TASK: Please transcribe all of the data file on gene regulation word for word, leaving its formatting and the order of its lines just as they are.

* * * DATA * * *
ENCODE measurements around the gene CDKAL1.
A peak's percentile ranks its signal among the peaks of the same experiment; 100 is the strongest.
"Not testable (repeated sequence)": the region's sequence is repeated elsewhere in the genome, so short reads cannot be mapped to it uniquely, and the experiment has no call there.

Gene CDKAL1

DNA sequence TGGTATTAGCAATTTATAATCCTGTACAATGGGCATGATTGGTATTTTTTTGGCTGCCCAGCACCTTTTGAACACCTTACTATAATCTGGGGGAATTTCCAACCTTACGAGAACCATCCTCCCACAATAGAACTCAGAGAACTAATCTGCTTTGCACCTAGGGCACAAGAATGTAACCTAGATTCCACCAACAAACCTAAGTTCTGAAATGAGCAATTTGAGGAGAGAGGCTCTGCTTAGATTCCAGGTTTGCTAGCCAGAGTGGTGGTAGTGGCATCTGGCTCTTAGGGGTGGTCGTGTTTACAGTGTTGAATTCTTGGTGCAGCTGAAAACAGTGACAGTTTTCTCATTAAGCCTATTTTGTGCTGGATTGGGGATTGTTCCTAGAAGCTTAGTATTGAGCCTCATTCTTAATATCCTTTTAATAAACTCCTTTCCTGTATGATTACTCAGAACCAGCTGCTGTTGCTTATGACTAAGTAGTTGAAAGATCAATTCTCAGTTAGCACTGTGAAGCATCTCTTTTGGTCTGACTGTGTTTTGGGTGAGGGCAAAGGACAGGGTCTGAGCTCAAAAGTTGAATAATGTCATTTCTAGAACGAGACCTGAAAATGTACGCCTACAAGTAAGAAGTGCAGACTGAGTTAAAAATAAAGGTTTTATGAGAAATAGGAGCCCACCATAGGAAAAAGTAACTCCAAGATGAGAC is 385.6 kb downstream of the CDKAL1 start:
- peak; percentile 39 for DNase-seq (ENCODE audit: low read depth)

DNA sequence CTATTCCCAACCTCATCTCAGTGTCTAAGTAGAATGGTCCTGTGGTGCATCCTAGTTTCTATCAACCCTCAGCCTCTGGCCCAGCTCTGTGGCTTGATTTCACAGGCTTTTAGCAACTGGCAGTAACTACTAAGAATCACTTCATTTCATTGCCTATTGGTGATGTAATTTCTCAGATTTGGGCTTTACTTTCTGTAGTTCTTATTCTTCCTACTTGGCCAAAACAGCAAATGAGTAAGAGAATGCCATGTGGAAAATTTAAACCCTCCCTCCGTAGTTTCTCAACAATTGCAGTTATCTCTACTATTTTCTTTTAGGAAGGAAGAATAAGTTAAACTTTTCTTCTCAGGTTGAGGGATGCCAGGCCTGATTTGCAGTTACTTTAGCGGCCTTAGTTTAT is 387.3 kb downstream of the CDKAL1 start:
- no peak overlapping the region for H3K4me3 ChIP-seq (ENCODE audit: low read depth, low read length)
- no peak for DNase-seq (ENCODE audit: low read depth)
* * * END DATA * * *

ENCODE measurements around the gene CDKAL1.
A peak's percentile ranks its signal among the peaks of the same experiment; 100 is the strongest.
"Not testable (repeated sequence)": the region's sequence is repeated elsewhere in the genome, so short reads cannot be mapped to it uniquely, and the experiment has no call there.

Gene CDKAL1

DNA sequence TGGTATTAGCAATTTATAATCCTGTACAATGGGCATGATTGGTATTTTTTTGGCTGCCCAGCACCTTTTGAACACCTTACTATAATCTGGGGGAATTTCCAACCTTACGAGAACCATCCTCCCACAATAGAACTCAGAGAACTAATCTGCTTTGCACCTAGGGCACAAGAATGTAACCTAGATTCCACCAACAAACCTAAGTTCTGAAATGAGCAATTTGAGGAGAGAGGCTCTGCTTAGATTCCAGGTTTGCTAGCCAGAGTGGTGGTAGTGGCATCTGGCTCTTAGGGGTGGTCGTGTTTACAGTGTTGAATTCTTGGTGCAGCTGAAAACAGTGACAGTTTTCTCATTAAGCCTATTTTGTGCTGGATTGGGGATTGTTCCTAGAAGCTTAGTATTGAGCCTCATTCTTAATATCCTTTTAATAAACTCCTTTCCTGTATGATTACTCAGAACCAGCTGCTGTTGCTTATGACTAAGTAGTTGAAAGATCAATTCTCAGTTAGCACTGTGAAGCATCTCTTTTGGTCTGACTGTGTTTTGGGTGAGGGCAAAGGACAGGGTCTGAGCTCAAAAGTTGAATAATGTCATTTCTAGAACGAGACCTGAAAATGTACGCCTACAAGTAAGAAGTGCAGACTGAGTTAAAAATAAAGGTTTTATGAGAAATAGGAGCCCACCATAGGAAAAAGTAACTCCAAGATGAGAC is 385.6 kb downstream of the CDKAL1 start:
- peak; percentile 39 for DNase-seq (ENCODE audit: low read depth)

DNA sequence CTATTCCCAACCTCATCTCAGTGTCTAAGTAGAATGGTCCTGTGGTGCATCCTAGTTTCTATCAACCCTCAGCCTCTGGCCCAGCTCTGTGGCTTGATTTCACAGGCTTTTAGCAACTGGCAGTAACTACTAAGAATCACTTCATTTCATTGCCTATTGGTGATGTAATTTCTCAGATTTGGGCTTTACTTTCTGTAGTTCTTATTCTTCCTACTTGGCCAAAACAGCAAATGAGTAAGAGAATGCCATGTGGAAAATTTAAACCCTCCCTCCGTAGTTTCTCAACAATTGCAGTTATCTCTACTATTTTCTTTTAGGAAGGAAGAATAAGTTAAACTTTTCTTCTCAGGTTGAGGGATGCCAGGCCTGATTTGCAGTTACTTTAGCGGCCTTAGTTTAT is 387.3 kb downstream of the CDKAL1 start:
- no peak overlapping the region for H3K4me3 ChIP-seq (ENCODE audit: low read depth, low read length)
- no peak for DNase-seq (ENCODE audit: low read depth)